City moves to curb spread of payday loan outlets

Ottawa is a step closer toward controlling the concentration of payday loan outlets in some of the city's lowest-income neighbourhoods, and limiting the spread of the high-interest moneylenders.

Staff will return with ideas to limit concentration of high-interest moneylenders in city's poorest areas

Most of the city's payday loan outlets are concentrated in Vanier and Centretown. (Lauren Pelley/CBC News)

Ottawa is a step closer toward controlling the concentration of payday loan outlets in some of the city's lowest-income neighbourhoods, and limiting the spread of the high-interest moneylenders.

On Wednesday city council readily approved Mayor Jim Watson's motion directing staff to come up with a new set of rules governing payday loan outlets, which he said "prey on the poor and the vulnerable."

The businesses are not considered banks and can therefore charge extremely high interest rates. The outlets are concentrated along Montreal Road in Vanier and Bank Street in Centretown.

No say over existing outlets

The province recently changed the Ontario Municipal Act to allow cities to limit the number of payday loan outlets.

Before they can do that, municipalities including Ottawa must alter their zoning rules and consult with the public, especially segments of the population that would be most directly affected by the restrictions.

City staff will look at capping the overall number of outlets, as well as setting a minimum distance between them. Staff will bring recommendations back to council in early 2019.

Staff will also look at whether the city should consider licensing payday loan outlets, making it more costly for the businesses to operate, a move being considered in Toronto

But even if and when new restrictions come into force, it could be years before their effect is felt. That's because the city has no power to close existing outlets, and there's nothing to stop new ones from setting up shop before the rules change.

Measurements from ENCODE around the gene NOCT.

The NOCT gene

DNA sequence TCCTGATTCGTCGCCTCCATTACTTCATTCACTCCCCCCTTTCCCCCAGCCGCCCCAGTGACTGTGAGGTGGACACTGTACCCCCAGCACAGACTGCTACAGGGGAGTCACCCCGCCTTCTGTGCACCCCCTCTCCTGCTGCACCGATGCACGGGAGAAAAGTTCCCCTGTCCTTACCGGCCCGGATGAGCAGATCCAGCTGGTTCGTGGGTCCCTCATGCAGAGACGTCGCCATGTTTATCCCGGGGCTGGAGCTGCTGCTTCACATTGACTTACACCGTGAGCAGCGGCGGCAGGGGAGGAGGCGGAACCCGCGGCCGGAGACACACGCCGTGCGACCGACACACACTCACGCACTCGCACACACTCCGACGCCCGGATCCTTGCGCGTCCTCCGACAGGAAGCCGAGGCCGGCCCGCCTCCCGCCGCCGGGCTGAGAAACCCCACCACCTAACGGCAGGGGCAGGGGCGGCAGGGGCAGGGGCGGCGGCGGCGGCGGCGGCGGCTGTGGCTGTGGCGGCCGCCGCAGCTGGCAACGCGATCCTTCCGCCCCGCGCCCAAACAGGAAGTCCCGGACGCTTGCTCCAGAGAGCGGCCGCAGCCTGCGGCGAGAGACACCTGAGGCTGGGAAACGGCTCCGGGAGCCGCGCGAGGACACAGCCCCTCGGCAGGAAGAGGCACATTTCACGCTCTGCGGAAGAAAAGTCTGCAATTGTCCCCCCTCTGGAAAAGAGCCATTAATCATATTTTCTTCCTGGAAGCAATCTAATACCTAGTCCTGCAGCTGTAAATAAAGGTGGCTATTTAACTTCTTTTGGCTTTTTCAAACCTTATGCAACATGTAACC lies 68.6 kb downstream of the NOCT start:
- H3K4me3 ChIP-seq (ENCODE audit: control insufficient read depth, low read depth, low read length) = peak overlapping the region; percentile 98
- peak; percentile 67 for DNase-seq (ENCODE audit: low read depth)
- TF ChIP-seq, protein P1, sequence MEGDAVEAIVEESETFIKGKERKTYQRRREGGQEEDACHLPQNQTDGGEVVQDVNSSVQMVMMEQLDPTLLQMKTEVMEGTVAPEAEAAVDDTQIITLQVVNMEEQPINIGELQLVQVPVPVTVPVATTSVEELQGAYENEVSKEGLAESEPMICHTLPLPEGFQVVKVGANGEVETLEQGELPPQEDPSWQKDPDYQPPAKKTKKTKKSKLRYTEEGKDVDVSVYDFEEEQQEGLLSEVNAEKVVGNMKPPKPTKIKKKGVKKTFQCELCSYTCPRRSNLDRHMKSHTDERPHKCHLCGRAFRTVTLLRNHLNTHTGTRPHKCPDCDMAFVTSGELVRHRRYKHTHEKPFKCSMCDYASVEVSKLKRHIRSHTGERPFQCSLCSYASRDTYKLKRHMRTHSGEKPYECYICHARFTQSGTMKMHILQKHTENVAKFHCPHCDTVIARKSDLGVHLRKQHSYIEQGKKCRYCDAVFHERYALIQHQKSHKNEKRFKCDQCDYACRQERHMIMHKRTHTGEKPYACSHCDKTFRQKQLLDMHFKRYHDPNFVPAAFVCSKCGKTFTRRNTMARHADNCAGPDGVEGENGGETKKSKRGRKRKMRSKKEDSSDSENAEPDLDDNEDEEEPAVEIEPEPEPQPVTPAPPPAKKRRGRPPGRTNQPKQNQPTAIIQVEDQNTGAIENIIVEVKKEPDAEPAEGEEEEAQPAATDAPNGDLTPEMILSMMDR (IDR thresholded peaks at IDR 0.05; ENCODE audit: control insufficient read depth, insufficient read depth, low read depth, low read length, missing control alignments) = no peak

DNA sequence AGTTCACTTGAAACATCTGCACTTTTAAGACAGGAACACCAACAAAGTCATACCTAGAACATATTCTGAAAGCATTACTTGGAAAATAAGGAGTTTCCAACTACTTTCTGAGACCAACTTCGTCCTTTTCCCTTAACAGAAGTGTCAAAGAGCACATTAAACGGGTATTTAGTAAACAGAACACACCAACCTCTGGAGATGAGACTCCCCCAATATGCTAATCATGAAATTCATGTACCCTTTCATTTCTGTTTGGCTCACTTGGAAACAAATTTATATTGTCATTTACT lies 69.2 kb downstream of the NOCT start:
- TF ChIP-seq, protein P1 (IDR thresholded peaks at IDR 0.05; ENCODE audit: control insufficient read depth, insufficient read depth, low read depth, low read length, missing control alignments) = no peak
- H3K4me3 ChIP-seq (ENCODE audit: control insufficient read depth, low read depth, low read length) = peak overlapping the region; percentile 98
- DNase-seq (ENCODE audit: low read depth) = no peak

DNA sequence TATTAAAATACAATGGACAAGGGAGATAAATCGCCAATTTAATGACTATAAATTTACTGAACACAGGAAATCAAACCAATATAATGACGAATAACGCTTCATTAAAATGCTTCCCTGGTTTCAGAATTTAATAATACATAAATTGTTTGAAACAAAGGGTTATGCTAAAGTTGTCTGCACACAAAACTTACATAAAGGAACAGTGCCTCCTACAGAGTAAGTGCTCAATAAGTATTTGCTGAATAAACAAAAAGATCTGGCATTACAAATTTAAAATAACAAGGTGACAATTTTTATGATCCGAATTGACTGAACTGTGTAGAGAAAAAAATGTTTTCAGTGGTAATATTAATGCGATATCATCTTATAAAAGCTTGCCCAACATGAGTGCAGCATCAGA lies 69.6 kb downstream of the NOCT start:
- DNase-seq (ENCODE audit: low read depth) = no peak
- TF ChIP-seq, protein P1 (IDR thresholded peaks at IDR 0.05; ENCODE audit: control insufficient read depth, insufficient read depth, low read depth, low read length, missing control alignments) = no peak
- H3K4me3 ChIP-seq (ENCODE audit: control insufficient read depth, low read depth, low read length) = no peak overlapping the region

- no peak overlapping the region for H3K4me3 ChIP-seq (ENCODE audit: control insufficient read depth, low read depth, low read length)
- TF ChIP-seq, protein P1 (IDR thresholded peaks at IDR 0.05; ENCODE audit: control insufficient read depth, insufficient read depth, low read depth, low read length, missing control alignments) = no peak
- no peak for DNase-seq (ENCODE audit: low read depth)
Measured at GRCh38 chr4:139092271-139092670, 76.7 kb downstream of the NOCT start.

No interim measures

Some councillors wanted to look at the possibility of prohibiting new outlets from opening up in the interim, but that could only be accomplished through a measure called an interim control bylaw, a tool considered so powerful that municipalities are only allowed to wield it once every three years.

Last year council approved an interim control bylaw to halt the construction of bunkhouses in certain neighbourhoods. If council opts to use the measure again, it could only be applied to areas where it wasn't already used.

On Wednesday senior city staff recommended against the use of an interim control bylaw at this time.

Watson told reporters he's not overly concerned additional outlets will open before the new rules come into effect because there's already a glut of the businesses. However, if the city notices a rush to establish more payday loan outlets in the next couple of months, Watson said he'd be willing to revisit the idea of an interim control bylaw.

They've been directed to brainstorm a new set of rules to handle payday loans. And, it just so happens one researcher has already put together guidelines for cities grappling with the issue. He'll share his tips with us. 9:46